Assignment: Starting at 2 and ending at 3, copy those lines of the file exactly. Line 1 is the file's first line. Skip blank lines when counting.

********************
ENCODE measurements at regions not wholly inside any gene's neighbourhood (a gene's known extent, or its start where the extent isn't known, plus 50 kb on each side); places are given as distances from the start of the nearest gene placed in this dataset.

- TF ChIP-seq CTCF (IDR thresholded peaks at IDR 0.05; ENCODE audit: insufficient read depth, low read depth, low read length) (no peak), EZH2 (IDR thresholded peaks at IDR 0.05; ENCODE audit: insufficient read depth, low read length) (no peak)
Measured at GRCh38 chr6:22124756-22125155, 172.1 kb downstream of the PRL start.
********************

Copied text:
- TF ChIP-seq CTCF (IDR thresholded peaks at IDR 0.05; ENCODE audit: insufficient read depth, low read depth, low read length) (no peak), EZH2 (IDR thresholded peaks at IDR 0.05; ENCODE audit: insufficient read depth, low read length) (no peak)
Measured at GRCh38 chr6:22124756-22125155, 172.1 kb downstream of the PRL start.